There were no participants using statins before study eligibility. Only 21 (5.5%) subjects received glucocorticoids (all but one received systemically), which included hydrocortisone, dexamethasone, budesonide, prednisone, or prednisolone (data not shown). Also, there were few reports on or before eligibility of diagnoses of obesity (2.1%) or lipodystrophy (fat accumulation, 1%; fat loss, 2.9%), and there were no reports of type II diabetes.
The mean (±SD) fasting glucose and insulin levels at baseline were 78.4 (±8.9) mg/dL and 4.2 (±4.3) mU/I, respectively. Mean (±SD) HOMA-IR at baseline was 0.84 (±1.04). The mean (±SD) total, HDL and LDL cholesterol levels, and TG levels at baseline were 162.0 (±35.2), 44.4 (±13.9), 96.1 (±30.2), and 106.9 (±55.3) mg/dL, respectively.
Table 3 summarizes the prevalence and the cumulative incidence of lipid, fasting glucose, and HOMA-IR abnormalities during study follow-up. A total of 58 (18.1%; 95% CI: 14.1% to 22.8%) of 320 children developed hypercholesterolemia after baseline. The cumulative incidence of abnormal HDL and LDL was 19.6% (95% CI: 15.1 to 24.7) and 15.0% (95% CI: 11.3 to 19.5), respectively. A total of 103 children developed hypertriglyceridemia after baseline, corresponding to a cumulative incidence of 44.2% (95% CI: 37.7–50.8). The cumulative incidence of insulin resistance was 3.8% (95% CI: 1.8 to 7.1). Although there were 2 subjects with diabetes at baseline (glucose ≥126 mg/dL), there were no incident cases; per WHO definition (glucose 110–125 mg/dL), there were 2 incident cases of impaired fasting glucose, although there were none at baseline. Applying the CDC definition for impaired glucose instead (glucose 100–125 mg/dL), there were 2 cases at baseline and 6 incident cases. Among incident cases with a subsequent laboratory measure available, the persistence of dyslipidemia at a subsequent laboratory measure was as follows: 61.1% for hypercholesterolemia, 46.7% for abnormal HDL, 52.4% for abnormal LDL, and 57.5% for hypertriglyceridemia (data not shown).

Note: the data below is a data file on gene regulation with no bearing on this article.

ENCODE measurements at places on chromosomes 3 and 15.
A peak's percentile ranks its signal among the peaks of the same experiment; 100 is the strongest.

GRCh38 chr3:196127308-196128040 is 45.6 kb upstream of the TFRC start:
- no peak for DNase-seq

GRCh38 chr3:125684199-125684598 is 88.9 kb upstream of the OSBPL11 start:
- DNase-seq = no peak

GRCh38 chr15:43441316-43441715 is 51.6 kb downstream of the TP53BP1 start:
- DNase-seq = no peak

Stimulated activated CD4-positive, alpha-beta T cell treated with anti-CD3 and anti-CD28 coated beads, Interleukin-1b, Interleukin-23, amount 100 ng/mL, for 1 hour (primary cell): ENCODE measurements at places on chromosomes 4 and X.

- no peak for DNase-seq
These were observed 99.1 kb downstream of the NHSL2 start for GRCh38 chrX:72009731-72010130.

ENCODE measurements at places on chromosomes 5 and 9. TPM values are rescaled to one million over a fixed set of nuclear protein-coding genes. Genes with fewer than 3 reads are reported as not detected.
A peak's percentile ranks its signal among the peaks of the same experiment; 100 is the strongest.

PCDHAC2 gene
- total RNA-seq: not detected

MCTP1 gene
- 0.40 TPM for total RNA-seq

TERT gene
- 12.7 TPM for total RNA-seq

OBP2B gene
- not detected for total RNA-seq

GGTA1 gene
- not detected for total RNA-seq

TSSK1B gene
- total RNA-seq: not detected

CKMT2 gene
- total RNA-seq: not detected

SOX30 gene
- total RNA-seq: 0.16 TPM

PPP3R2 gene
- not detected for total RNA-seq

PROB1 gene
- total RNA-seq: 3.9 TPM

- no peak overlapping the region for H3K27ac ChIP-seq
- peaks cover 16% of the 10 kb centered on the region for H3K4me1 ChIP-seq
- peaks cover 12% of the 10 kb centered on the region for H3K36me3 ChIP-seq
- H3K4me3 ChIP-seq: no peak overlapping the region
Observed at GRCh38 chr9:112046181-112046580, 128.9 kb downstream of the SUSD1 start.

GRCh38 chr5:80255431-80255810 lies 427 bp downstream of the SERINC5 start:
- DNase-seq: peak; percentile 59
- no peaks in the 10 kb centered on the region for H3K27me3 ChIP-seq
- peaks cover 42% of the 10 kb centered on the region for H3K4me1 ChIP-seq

Table 4 shows the results of the Cox proportional hazards regression models examining ART use, adjusted for age, gender, country, and HIV RNA. The model for abnormal HDL is also adjusted for CD4 percent.
ART regimen was not associated with the development of hypercholesterolemia; the P-values for the comparisons of PI-containing and non–PI-containing regimens with no ART were 0.46 and 0.52, respectively. The risk of developing an abnormal total cholesterol was significantly lower among those with HIV RNA ≥400 copies per milliliter than those with RNA below this cutpoint [hazard ratio (HR) = 0.4, 95% CI: 0.2 to 0.9; P = 0.0178)]. The risk of experiencing an abnormal total cholesterol level was not associated with subject's age, gender, or country of origin (P > 0.07).
Abnormal HDL Cholesterol
The risk of developing abnormal HDL cholesterol was not associated with type of ART regimen, age, gender, country, or HIV RNA (P > 0.1). However, the risk of developing an abnormal HDL cholesterol was significantly higher among those with CD4 percent ≤25% compared with those with CD4 percent above 25% (HR = 2.5, 95% CI: 1.2 to 5.0; P = 0.0128).
Abnormal LDL Cholesterol